Mariilynne Robinson, Absence of Mind: The Dispelling of Inwardness from the Modern Myth of the Self,  New Haven/London, Yale University Press, 2010

HIghly acclaimed as the author of a prize-winning quartet of novels about family life in mid-West America (Housekeeping, Gilead, Home and Lila ) Robinson has also demonstrated an impressively  comprehensive understanding of philosophical and scientific thought and writing from the Greeks to the Reformation to Post-modernism. The majority of writers who delve into the science vs religion debate and write populist books with the victor being one or the other often cite earlier writers by the briefest of references only.  Robinson has not only read them in detail but is able to interact with them with an understanding and philosophical perspicuity which is breathtaking. I refer to writers like Russell, Freud, Descartes,  Fichte, Comte, Grotius, Darwin, Nietzche, Emerson and Leibniz.

Robinson’s insights are powerful and important. Some key ideas are:

  • the distinction between genuine science and parascience.
  • the irreconcilability between the conclusions of the “fathers” of modernism i.e. The Freudian neurasthenic is not the Darwinian primate, who is not the Marxist proletarian, who is not the behaviourist’s organism available to to being molded by a regime of positive and negative sensory experience. To acknowledge an element of truth in each of these models is to reject the claims of descriptive sufficiency made by all of them. (pxvi)
  • the rejection with inadequate rationale of the testimonies to human inwardness of history and culture.
  • the meaning of the great paradox and privilege of human selfhood, a privilege foreclosed when the mind is trivialised or thought to be discredited. (pxviii)
  • the first premise of modern and contemporary thought …the notion that we as a culture have crossed one or another threshold or realisation that gives the thought that follows it a special claim to the status of truth….that the world of thought , recently or in an identifiable moment in the near past, had undergone epochal change. Some realisation has intervened in history with miraculous abruptness and efficacy, and everything is transformed. (pp1-3) Robinson questions this assumption that “enlightenment changes everything!”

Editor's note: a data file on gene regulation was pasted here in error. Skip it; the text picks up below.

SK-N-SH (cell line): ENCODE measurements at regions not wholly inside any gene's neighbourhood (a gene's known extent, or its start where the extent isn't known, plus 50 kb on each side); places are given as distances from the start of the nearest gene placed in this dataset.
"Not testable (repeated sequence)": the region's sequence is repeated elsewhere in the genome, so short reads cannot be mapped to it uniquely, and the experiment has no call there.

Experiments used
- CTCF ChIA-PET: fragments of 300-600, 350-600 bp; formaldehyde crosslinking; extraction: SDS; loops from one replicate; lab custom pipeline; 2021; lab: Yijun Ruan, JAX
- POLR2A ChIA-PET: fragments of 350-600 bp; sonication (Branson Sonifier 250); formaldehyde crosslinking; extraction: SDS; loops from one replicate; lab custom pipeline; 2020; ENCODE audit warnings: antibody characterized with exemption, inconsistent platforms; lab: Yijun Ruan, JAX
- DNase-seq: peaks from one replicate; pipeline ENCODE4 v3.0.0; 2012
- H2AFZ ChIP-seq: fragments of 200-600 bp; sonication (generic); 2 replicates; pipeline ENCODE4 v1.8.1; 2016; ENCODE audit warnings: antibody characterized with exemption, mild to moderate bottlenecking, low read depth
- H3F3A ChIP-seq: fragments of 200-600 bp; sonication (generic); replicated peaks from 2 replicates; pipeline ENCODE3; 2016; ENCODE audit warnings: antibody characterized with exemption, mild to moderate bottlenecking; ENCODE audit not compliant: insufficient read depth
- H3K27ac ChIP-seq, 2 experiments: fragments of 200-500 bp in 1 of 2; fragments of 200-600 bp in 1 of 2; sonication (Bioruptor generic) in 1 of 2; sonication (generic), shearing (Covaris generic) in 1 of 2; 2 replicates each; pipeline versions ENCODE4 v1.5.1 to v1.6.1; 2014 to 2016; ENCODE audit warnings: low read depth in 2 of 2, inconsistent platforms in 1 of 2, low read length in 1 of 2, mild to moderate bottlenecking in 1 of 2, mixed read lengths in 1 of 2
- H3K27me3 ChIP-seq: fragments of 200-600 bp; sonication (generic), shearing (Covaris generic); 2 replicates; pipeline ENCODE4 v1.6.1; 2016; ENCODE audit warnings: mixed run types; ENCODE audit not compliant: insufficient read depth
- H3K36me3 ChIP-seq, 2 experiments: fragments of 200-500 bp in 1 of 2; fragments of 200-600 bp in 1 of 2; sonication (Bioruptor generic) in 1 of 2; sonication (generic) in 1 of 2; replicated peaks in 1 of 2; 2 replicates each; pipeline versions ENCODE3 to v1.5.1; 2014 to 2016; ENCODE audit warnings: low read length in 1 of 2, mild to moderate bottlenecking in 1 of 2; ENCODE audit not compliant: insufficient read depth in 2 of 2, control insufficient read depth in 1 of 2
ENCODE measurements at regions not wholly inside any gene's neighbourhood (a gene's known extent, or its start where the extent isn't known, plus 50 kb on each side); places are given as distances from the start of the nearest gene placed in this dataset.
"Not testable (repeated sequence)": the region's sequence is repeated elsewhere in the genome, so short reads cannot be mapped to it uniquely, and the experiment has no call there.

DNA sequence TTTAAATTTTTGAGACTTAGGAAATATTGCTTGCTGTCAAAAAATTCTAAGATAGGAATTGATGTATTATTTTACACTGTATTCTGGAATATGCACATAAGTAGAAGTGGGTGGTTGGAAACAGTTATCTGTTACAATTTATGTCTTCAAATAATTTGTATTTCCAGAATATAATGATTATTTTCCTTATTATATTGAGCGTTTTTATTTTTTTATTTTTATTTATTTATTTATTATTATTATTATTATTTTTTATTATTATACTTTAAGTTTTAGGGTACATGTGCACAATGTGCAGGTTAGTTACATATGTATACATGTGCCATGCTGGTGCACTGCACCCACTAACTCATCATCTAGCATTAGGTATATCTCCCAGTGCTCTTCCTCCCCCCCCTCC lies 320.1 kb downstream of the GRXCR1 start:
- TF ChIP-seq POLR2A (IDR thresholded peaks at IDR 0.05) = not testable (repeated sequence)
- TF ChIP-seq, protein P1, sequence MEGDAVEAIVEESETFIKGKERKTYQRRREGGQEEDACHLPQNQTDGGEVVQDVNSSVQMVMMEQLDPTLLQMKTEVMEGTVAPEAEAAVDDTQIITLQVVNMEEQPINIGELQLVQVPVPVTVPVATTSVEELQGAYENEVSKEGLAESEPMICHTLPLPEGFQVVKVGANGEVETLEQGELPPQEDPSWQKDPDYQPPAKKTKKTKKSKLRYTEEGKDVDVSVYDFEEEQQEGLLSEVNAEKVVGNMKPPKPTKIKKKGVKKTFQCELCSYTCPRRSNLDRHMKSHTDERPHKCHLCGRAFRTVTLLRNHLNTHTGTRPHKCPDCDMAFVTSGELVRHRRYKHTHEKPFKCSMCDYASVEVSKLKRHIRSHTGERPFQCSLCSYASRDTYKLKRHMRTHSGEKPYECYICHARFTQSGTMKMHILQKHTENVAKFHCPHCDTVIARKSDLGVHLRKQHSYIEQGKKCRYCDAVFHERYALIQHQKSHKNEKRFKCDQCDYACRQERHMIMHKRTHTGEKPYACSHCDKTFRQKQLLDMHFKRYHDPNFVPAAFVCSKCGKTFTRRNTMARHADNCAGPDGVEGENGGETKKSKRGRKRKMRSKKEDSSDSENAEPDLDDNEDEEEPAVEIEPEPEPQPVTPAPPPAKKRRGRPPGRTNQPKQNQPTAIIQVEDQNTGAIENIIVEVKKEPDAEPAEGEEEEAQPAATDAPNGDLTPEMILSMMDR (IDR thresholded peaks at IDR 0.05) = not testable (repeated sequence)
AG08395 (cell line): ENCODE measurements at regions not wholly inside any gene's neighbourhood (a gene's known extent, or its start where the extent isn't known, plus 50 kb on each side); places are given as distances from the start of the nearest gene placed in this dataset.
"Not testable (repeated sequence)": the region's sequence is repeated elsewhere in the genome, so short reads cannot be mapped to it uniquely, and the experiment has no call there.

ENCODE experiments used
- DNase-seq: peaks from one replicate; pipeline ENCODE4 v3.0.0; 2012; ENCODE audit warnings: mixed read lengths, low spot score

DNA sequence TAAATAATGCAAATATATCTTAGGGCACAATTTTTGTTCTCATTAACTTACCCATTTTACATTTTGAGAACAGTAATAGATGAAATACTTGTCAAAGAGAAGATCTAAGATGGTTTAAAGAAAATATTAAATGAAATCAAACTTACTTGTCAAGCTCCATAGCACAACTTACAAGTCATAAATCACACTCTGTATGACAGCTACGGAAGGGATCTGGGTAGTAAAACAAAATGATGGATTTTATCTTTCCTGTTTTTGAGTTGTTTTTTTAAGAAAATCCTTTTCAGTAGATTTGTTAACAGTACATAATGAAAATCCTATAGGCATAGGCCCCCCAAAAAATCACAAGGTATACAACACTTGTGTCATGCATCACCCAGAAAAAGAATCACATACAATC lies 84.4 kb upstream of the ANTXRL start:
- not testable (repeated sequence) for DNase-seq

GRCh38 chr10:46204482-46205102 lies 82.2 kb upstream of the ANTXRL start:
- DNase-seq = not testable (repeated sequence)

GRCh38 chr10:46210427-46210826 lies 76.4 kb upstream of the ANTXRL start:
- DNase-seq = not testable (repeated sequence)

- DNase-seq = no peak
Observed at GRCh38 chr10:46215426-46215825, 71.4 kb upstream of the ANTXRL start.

• the commonly expressed statement that everything must be subject to materialist explanations”  could be usefully rephrased as available to tentative description in terms science finds meaningful….the strangeness of reality consistently exceeds the expectations of science, and that the assumptions of science, however tried and rational, are very inclined to encourage false expectations.
  • ..granting the plausibility of the idea [of multiverses] what does it imply? Its power, when used polemically, is based on the fact that, in a multiverse, absolutely anything is possible…

These are just a few of the breakthrough moments in this demanding and unsettlingly thoughtful book about the inwardness of the mind. Robinson focuses in detail on altruism and on the “Freudian self” and along the way also deals directly and honestly with the influential writings in these areas  of Bertrand Russell, Stephen Pinker, Daniel Dennet, Jung, William James, Richard Rorty, E O Wilson and John Searle. The end result of this exploration is a penetrating if quite gentle undercutting of the noisy and unfounded confidence of many ardent and determined defenders of both modernism and post-modernism against the possibility of any valid form of spirituality or meaningful or coherent “inwardness” involving the human mind. Robinson in this book nowhere offers a defence of transcendance but clears a path in such a remarkably lucid way that if there is no transcendence we must just have to invent it to explain so much of the meaning of humanity and  human culture.

Not for the faint-hearted this book encourages careful re-reading and further explanation.    5 stars

Richard Attenborough, In Search of Ghandi, London, The Bodley Head, 1982   Having just enjoyed viewing the film The Viceroy’s House about the partition of India and Pakistan in 1947 my longstanding interest in Mohandas K Ghandi (Mahatma) was revived and I was delighted to read this exceptional account of the eighteen year journey of the production of the film Ghandi which was directed by Richard Attenborough. Attenborough himself acted in many British and Hollywood movies, was Chairman of the British Film Institute, the Royal Academy of Film and Television Artsa trustee of the Tate Gallery and Sussex University of Sussex Pro-Vice-Chancellor. His brother David is still famously making extraordinary environmental and bio-geographical television productions including Lite of Earth. 

The grinding account of the failed promises and commitments of film company directors, financiers and politicians combined with the cultural, spiritual. political and religious sensitivities involved with a figure as god-like in India as Ghandi make this an enthralling story. in addition the overwhelming complexity of the elements of modern movie making is an enthralling story in itself. Taking so long to actually bring to the screen the book’s narrative is in part inevitably a biography of Attenborough himself as the journey inevitably involved his whole family and work as well as almost bankrupting him. The book contains many historic photographs of Ghandi as well as exceptional still from the movie.  Hard to put down.   4 stars.

D H Lawrence, The Virgin and the Gypsy, Harmondsworth, UK, Penguin, 1986 (1930).  Pulsating, sensual novella of the coming of age of a young thoughtful but flighty Middle Class north country girl and her meeting with a strong-minded, winsome and somewhat mystical  Romany gypsy. Vintage Lawrence with his full-bodied, almost violent language and his exceptional ability  to capture the north country landscape, the apparent shallowness and double-mindedness of Middle Class morality and the yearning of the thoughtful for meaningful love. An almost perfect novella of 84 pages.  5 stars.